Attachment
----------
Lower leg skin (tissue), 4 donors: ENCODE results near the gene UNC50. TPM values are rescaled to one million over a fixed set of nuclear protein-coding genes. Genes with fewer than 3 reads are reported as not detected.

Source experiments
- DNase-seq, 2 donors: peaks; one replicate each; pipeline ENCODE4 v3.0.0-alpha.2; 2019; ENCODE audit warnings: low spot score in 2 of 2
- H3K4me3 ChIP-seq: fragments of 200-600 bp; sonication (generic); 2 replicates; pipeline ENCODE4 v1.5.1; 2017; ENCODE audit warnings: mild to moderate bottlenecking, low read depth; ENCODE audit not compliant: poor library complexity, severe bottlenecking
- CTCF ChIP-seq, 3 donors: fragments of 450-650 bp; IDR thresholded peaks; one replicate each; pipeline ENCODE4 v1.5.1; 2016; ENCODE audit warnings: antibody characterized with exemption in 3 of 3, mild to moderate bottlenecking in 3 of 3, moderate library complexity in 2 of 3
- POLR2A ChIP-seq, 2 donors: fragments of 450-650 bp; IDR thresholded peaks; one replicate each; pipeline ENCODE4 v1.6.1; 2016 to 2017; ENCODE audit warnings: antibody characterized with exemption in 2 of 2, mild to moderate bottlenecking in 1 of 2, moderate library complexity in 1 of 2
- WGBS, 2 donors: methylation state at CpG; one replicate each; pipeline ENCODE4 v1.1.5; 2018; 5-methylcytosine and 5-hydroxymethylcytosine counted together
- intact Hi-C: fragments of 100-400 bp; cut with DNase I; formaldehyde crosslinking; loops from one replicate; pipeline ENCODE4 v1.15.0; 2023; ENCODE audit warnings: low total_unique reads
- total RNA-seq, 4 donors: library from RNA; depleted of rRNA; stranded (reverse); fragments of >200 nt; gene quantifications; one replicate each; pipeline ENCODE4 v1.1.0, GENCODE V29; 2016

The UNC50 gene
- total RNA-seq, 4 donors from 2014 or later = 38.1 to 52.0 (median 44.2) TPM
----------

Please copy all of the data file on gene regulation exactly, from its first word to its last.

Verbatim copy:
Lower leg skin (tissue), 4 donors: ENCODE results near the gene UNC50. TPM values are rescaled to one million over a fixed set of nuclear protein-coding genes. Genes with fewer than 3 reads are reported as not detected.

Source experiments
- DNase-seq, 2 donors: peaks; one replicate each; pipeline ENCODE4 v3.0.0-alpha.2; 2019; ENCODE audit warnings: low spot score in 2 of 2
- H3K4me3 ChIP-seq: fragments of 200-600 bp; sonication (generic); 2 replicates; pipeline ENCODE4 v1.5.1; 2017; ENCODE audit warnings: mild to moderate bottlenecking, low read depth; ENCODE audit not compliant: poor library complexity, severe bottlenecking
- CTCF ChIP-seq, 3 donors: fragments of 450-650 bp; IDR thresholded peaks; one replicate each; pipeline ENCODE4 v1.5.1; 2016; ENCODE audit warnings: antibody characterized with exemption in 3 of 3, mild to moderate bottlenecking in 3 of 3, moderate library complexity in 2 of 3
- POLR2A ChIP-seq, 2 donors: fragments of 450-650 bp; IDR thresholded peaks; one replicate each; pipeline ENCODE4 v1.6.1; 2016 to 2017; ENCODE audit warnings: antibody characterized with exemption in 2 of 2, mild to moderate bottlenecking in 1 of 2, moderate library complexity in 1 of 2
- WGBS, 2 donors: methylation state at CpG; one replicate each; pipeline ENCODE4 v1.1.5; 2018; 5-methylcytosine and 5-hydroxymethylcytosine counted together
- intact Hi-C: fragments of 100-400 bp; cut with DNase I; formaldehyde crosslinking; loops from one replicate; pipeline ENCODE4 v1.15.0; 2023; ENCODE audit warnings: low total_unique reads
- total RNA-seq, 4 donors: library from RNA; depleted of rRNA; stranded (reverse); fragments of >200 nt; gene quantifications; one replicate each; pipeline ENCODE4 v1.1.0, GENCODE V29; 2016

The UNC50 gene
- total RNA-seq, 4 donors from 2014 or later = 38.1 to 52.0 (median 44.2) TPM